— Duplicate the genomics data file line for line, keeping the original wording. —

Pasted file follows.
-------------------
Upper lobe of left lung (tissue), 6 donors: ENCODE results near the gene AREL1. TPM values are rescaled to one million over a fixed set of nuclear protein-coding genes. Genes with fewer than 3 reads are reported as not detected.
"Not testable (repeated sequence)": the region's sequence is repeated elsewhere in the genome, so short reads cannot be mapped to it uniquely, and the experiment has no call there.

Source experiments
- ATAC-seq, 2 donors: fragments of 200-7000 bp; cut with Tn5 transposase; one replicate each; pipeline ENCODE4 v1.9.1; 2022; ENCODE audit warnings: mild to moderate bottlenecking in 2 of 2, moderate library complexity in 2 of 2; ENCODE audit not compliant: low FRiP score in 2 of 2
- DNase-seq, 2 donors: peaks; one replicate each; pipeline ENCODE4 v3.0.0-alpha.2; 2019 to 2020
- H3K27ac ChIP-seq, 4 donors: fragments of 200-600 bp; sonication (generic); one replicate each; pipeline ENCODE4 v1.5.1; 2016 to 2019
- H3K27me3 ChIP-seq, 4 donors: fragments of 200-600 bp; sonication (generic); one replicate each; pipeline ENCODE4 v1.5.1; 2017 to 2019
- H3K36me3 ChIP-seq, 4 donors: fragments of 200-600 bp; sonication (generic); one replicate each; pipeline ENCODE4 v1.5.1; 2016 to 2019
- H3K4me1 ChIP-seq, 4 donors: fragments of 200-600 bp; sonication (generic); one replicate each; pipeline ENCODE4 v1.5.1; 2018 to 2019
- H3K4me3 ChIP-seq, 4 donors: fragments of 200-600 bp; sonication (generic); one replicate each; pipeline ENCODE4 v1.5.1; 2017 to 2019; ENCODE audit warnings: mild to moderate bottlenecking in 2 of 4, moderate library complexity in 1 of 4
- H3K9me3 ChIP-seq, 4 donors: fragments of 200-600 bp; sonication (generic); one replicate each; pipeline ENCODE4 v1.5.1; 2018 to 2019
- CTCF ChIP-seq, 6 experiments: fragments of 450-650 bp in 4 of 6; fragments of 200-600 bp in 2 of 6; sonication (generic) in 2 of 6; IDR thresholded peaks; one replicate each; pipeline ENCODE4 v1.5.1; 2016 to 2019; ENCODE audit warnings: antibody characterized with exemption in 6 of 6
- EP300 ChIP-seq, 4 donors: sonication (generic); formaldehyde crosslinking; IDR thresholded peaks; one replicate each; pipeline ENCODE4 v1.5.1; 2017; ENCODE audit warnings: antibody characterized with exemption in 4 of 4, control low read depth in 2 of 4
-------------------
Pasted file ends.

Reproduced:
Upper lobe of left lung (tissue), 6 donors: ENCODE results near the gene AREL1. TPM values are rescaled to one million over a fixed set of nuclear protein-coding genes. Genes with fewer than 3 reads are reported as not detected.
"Not testable (repeated sequence)": the region's sequence is repeated elsewhere in the genome, so short reads cannot be mapped to it uniquely, and the experiment has no call there.

Source experiments
- ATAC-seq, 2 donors: fragments of 200-7000 bp; cut with Tn5 transposase; one replicate each; pipeline ENCODE4 v1.9.1; 2022; ENCODE audit warnings: mild to moderate bottlenecking in 2 of 2, moderate library complexity in 2 of 2; ENCODE audit not compliant: low FRiP score in 2 of 2
- DNase-seq, 2 donors: peaks; one replicate each; pipeline ENCODE4 v3.0.0-alpha.2; 2019 to 2020
- H3K27ac ChIP-seq, 4 donors: fragments of 200-600 bp; sonication (generic); one replicate each; pipeline ENCODE4 v1.5.1; 2016 to 2019
- H3K27me3 ChIP-seq, 4 donors: fragments of 200-600 bp; sonication (generic); one replicate each; pipeline ENCODE4 v1.5.1; 2017 to 2019
- H3K36me3 ChIP-seq, 4 donors: fragments of 200-600 bp; sonication (generic); one replicate each; pipeline ENCODE4 v1.5.1; 2016 to 2019
- H3K4me1 ChIP-seq, 4 donors: fragments of 200-600 bp; sonication (generic); one replicate each; pipeline ENCODE4 v1.5.1; 2018 to 2019
- H3K4me3 ChIP-seq, 4 donors: fragments of 200-600 bp; sonication (generic); one replicate each; pipeline ENCODE4 v1.5.1; 2017 to 2019; ENCODE audit warnings: mild to moderate bottlenecking in 2 of 4, moderate library complexity in 1 of 4
- H3K9me3 ChIP-seq, 4 donors: fragments of 200-600 bp; sonication (generic); one replicate each; pipeline ENCODE4 v1.5.1; 2018 to 2019
- CTCF ChIP-seq, 6 experiments: fragments of 450-650 bp in 4 of 6; fragments of 200-600 bp in 2 of 6; sonication (generic) in 2 of 6; IDR thresholded peaks; one replicate each; pipeline ENCODE4 v1.5.1; 2016 to 2019; ENCODE audit warnings: antibody characterized with exemption in 6 of 6
- EP300 ChIP-seq, 4 donors: sonication (generic); formaldehyde crosslinking; IDR thresholded peaks; one replicate each; pipeline ENCODE4 v1.5.1; 2017; ENCODE audit warnings: antibody characterized with exemption in 4 of 4, control low read depth in 2 of 4